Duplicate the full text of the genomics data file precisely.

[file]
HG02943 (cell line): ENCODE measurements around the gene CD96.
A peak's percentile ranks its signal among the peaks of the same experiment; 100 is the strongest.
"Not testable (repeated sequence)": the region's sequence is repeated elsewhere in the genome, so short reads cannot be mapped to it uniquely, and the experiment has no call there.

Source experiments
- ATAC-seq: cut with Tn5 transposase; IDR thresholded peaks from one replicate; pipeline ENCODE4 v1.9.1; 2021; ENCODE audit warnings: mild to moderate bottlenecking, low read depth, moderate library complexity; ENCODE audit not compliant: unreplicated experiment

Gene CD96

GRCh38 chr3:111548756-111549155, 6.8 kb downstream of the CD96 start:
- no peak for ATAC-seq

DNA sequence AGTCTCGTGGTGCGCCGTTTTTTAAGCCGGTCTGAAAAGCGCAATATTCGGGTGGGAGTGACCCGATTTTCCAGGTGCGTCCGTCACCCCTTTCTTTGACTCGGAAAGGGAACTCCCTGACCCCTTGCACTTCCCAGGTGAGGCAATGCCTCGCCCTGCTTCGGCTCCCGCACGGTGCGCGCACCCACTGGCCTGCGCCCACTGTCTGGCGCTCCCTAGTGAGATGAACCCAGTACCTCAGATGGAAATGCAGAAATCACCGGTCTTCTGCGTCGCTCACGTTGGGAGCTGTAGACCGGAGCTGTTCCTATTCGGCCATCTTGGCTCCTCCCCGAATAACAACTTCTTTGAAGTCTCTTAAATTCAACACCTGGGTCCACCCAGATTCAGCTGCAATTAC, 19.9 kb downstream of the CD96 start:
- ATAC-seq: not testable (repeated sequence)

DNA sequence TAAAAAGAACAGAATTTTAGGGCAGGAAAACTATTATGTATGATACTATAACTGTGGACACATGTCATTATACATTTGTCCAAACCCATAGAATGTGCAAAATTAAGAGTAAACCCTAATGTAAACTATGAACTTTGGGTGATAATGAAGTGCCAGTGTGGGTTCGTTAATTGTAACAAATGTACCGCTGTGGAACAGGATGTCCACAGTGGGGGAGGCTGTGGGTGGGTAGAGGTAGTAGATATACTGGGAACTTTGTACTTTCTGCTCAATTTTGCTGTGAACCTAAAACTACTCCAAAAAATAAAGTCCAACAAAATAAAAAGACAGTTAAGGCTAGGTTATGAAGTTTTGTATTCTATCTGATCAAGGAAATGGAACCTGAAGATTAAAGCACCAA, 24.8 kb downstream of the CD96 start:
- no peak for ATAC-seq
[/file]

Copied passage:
HG02943 (cell line): ENCODE measurements around the gene CD96.
A peak's percentile ranks its signal among the peaks of the same experiment; 100 is the strongest.
"Not testable (repeated sequence)": the region's sequence is repeated elsewhere in the genome, so short reads cannot be mapped to it uniquely, and the experiment has no call there.

Source experiments
- ATAC-seq: cut with Tn5 transposase; IDR thresholded peaks from one replicate; pipeline ENCODE4 v1.9.1; 2021; ENCODE audit warnings: mild to moderate bottlenecking, low read depth, moderate library complexity; ENCODE audit not compliant: unreplicated experiment

Gene CD96

GRCh38 chr3:111548756-111549155, 6.8 kb downstream of the CD96 start:
- no peak for ATAC-seq

DNA sequence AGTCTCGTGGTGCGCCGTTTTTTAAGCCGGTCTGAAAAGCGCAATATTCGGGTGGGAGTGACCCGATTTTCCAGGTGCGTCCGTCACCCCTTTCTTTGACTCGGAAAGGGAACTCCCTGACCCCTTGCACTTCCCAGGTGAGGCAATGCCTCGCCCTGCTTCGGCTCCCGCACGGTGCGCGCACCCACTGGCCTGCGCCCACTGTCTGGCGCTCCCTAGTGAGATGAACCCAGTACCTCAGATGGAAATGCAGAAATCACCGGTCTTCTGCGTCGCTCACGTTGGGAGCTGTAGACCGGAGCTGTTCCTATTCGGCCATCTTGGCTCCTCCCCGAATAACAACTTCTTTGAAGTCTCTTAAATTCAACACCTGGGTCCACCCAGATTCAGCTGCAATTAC, 19.9 kb downstream of the CD96 start:
- ATAC-seq: not testable (repeated sequence)

DNA sequence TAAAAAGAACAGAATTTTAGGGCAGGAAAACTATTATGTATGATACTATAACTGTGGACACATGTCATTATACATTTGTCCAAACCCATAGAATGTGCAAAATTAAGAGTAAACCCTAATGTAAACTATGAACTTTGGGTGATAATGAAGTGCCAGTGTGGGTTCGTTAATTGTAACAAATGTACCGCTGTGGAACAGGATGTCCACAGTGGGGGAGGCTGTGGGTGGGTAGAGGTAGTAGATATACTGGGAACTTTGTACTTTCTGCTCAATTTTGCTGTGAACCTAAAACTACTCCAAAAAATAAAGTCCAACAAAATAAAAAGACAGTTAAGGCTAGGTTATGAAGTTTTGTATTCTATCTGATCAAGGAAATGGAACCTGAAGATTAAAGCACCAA, 24.8 kb downstream of the CD96 start:
- no peak for ATAC-seq